Once the individualized ratings are generated, information reliability server 110 transmits the generated rating for each information unit to the toolbar application. In one embodiment, a threshold is used to determine whether the toolbar application will visually identify (flag) any of the tagged information units. For example, if the individualized rating for a tagged information unit is below a threshold (e.g., two stars), the toolbar application visually identifies the tagged information unit to the user. However, if the individualized rating for the tagged information unit is above the threshold, the toolbar application does not identify the tagged information unit to the user. In one embodiment, the threshold is set by the system or system administrator. Alternatively, the threshold can be set by the user, or in any other suitable manner. It should also be appreciated that in one embodiment, filters can be used to determine which tagged information units are visually displayed to the user. For example, a filter can be used to visually flag only the tagged information units that have been identified as logically inconsistent or logically consistent with other, more trusted information units. However, the filter can be implemented to filter out any suitable type of tagged information units.

The toolbar application may visually flag any tagged information units appearing on the requested webpage in many different ways. The toolbar application may highlight such tagged information units, change the color of the tagged information units, or insert a warning symbol adjacent to the tagged information units. However, any suitable method of indication can be used to identify the tagged information units. In one embodiment, an indication of the flagged information units may initially be hidden (i.e., not displayed). For example, the indication of the flagged information units is not displayed unless the user specifically seeks clarification about the veracity of an information unit, such as by placing the cursor over the information unit (e.g., through a mouseover action) or using any other suitable request mechanism.

In one embodiment, the toolbar application may provide additional information associated with the flagged information unit. In one embodiment, the toolbar application waits for the user to request additional information (e.g., through a mouseover action), before providing additional information about the flagged information unit. That is, the toolbar application allows the user to read the website and waits for the user to request additional information about any information unit that has been flagged. In one embodiment, if the user places a cursor over a flagged information unit (e.g., initiates a mouseover event), the toolbar application may highlight the information unit (or visually flag the information unit in any other suitable manner). For example, if the user wanted to know more information about a particular sentence in a website in that has been flagged as untrustworthy, the user places the cursor over the flagged sentence, and the toolbar application highlights the sentence (or alternatively indicates the flagged sentence has been selected in another suitable manner). The toolbar application sends the selected information unit or some suitable identifier associated with the selected information unit to information reliability server 110.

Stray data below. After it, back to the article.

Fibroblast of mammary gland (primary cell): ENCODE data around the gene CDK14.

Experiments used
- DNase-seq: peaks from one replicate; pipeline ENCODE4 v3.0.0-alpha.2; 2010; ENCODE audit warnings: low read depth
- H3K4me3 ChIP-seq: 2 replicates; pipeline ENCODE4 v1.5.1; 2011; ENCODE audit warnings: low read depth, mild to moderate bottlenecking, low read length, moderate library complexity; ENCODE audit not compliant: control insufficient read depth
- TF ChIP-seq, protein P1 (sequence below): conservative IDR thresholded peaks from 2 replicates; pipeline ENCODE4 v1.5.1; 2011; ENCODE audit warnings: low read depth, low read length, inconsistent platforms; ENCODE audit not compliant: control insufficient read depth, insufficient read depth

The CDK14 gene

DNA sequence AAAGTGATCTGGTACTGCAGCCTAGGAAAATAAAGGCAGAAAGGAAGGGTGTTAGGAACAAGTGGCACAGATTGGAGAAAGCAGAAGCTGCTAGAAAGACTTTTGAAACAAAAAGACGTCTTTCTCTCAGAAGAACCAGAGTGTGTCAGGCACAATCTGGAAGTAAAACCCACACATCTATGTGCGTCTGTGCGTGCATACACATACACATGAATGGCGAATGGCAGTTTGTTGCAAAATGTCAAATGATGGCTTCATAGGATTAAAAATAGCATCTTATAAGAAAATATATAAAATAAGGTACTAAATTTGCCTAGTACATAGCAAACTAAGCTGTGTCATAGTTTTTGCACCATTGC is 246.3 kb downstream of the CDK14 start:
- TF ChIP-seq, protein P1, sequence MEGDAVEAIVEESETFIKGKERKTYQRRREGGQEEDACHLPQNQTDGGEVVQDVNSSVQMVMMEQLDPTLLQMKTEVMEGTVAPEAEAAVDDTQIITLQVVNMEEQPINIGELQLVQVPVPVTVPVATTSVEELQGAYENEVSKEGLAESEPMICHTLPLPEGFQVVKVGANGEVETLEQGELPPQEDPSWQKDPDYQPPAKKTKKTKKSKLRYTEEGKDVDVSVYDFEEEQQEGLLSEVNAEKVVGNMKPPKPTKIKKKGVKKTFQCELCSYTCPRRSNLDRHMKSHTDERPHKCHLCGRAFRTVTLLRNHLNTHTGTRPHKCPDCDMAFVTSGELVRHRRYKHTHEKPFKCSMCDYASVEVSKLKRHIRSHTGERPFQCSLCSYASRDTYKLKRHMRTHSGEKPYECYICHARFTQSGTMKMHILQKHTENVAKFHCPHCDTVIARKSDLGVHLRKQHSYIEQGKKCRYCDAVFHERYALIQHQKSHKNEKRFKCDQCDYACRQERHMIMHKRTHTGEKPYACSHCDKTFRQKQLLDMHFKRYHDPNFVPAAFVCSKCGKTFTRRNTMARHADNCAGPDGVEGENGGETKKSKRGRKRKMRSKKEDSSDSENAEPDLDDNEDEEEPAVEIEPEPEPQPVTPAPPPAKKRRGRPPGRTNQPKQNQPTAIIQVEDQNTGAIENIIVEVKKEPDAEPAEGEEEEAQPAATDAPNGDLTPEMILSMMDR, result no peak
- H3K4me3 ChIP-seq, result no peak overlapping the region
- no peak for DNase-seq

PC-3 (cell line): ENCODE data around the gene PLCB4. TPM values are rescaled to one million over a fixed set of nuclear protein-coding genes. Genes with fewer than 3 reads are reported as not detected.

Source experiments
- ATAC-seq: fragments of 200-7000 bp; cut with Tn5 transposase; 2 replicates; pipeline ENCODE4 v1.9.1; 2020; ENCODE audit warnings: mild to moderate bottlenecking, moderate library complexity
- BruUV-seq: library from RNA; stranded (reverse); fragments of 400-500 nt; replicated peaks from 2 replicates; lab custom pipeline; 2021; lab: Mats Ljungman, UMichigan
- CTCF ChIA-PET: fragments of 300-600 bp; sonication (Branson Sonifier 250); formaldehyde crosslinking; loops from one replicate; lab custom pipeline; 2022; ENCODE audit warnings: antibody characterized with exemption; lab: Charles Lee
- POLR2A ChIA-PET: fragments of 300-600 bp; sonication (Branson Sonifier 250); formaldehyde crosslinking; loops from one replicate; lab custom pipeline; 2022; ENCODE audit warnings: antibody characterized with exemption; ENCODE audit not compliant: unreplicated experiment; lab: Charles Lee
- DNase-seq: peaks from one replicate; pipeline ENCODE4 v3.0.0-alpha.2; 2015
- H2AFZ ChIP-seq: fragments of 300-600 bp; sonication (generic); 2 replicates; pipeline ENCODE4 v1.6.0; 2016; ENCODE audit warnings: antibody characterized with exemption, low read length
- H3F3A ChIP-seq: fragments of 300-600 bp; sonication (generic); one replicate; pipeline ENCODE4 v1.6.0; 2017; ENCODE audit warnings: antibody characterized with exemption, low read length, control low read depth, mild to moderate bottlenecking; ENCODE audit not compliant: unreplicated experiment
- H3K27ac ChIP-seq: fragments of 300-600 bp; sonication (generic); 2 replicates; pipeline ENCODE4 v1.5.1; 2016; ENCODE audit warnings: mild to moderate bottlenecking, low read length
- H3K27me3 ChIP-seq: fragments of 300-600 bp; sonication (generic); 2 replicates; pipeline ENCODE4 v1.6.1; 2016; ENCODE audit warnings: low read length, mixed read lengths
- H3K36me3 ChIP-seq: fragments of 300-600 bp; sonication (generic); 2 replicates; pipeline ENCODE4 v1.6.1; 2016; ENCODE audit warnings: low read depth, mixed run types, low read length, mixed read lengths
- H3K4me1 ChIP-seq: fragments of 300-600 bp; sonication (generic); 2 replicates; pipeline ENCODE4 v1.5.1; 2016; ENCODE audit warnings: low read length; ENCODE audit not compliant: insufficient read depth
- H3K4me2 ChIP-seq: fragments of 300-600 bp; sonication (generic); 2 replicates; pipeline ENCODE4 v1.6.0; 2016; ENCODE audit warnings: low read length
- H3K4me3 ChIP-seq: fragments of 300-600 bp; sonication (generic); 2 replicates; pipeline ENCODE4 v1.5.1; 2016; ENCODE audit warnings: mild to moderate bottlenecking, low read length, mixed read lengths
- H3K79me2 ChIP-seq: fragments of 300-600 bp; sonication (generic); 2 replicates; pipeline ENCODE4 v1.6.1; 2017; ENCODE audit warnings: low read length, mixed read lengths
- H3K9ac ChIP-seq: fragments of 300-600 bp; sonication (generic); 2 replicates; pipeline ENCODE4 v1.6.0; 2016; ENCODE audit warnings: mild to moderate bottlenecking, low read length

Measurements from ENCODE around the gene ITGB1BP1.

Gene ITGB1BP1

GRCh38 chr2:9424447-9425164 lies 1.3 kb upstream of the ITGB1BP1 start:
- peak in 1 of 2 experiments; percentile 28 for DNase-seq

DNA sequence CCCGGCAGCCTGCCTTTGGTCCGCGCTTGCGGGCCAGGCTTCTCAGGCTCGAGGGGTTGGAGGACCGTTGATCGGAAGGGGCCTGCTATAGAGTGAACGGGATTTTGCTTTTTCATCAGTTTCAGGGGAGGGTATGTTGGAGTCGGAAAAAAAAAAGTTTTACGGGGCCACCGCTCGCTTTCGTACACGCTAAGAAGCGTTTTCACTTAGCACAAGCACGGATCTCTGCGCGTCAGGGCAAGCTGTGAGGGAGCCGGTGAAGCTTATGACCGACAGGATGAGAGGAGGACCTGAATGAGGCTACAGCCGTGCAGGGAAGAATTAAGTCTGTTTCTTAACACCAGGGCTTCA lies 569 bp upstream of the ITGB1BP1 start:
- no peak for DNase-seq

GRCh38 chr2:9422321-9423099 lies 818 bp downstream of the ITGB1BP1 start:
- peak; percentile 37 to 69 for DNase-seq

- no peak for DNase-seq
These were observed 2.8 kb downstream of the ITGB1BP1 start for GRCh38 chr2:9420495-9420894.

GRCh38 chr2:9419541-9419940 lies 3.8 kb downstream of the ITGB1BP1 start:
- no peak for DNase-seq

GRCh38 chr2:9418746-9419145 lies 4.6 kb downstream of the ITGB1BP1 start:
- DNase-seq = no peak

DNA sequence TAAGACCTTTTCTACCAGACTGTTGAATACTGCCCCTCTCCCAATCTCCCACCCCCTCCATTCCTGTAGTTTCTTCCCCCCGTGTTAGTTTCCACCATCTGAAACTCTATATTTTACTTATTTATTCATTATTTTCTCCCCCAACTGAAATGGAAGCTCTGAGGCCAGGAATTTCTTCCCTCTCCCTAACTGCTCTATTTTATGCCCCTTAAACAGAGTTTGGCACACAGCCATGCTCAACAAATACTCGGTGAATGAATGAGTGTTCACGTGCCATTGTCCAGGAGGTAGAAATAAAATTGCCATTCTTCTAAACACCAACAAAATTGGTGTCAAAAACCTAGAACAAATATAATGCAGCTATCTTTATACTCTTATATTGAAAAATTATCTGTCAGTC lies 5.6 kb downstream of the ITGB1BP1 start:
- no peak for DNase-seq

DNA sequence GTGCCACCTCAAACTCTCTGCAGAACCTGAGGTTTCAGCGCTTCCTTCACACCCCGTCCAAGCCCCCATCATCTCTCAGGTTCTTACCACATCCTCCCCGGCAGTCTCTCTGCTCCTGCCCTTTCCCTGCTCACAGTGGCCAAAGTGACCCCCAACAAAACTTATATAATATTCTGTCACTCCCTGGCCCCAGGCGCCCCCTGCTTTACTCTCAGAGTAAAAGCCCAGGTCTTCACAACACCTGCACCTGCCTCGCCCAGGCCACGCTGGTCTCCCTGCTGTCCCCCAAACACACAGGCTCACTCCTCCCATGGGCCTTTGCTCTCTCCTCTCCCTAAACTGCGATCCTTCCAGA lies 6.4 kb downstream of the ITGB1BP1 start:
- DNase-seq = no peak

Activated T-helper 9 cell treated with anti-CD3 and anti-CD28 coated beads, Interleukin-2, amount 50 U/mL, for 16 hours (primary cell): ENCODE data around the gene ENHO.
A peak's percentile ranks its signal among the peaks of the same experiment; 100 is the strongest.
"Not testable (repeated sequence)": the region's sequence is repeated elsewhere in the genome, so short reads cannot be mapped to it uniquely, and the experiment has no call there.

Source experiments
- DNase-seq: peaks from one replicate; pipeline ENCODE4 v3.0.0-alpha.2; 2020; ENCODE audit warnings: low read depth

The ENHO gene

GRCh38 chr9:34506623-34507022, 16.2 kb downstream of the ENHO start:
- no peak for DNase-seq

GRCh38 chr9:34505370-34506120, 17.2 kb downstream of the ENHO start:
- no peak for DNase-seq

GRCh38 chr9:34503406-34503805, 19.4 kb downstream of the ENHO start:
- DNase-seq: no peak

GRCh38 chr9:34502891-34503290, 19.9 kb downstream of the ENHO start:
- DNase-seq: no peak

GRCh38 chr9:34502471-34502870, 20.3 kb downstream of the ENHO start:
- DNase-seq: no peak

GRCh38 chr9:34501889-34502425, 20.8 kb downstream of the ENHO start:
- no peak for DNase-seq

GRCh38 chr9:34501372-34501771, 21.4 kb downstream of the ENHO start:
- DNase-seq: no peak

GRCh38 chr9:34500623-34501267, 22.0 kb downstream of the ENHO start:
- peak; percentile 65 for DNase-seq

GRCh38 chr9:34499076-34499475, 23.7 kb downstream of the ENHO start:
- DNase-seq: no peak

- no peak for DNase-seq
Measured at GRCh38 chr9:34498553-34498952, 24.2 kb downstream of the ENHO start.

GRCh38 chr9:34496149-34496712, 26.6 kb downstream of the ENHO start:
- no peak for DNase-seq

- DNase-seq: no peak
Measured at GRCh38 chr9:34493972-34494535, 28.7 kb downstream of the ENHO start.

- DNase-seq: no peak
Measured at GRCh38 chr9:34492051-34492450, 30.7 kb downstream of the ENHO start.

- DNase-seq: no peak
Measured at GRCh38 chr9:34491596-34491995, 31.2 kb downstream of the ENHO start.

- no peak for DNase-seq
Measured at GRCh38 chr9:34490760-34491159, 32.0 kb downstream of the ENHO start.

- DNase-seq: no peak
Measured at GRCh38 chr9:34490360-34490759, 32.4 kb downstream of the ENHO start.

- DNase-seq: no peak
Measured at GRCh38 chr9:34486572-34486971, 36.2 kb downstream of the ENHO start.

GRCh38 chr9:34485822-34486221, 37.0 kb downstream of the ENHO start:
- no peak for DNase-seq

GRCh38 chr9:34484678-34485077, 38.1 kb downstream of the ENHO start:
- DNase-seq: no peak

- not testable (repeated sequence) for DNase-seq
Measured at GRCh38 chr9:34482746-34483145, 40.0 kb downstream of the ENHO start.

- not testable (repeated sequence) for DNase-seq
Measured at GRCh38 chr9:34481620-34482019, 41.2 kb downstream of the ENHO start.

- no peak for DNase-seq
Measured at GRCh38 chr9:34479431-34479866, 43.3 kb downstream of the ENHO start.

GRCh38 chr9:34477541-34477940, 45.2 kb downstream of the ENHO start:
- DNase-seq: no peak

In response to the user's request for more information, information reliability server 110 may send information regarding other information units that are logically related to the selected information unit to the toolbar application for display to the user. In one embodiment where the tag for the selected information unit is associated with a logical inconsistency, information reliability server 110 sends to the user the highest-rated information unit that contradicts the selected information unit. In one embodiment, information reliability server 110 may send one or more logically related information units from a plurality of sources. In an alternative embodiment, information reliability server 110 may send a summary of at least one logically related information unit. For example, the summary may include the user's most trusted site that disagrees with the information unit.

The toolbar application may also allow the user to select other information about why the information unit was flagged. For example, the toolbar application waits for the user to place the mouse over the flagged information unit and right click. However, the toolbar application can be configured to receive the request from the user through any other suitable input. In one embodiment, when the user requests additional information, the toolbar application provides a drop-down menu that displays statistics associated with the flagged information unit and a link to a “bibliography” page that displays other information units that have been tagged as logically related to the selected information unit. For example, the statistics may illustrate how many sources have information units that contradict the selected information unit, or the most trusted concurring source and the most trusted dissenting source (however, any suitable statistics can be provided). The bibliography page may include a link or information about each source that has content that contradicts or supports the selected information unit. However, it should be appreciated, that the bibliography page can include any suitable amount of information about logically related information units. It should also be appreciated that the statistics and bibliography can be selected and displayed in any suitable manner.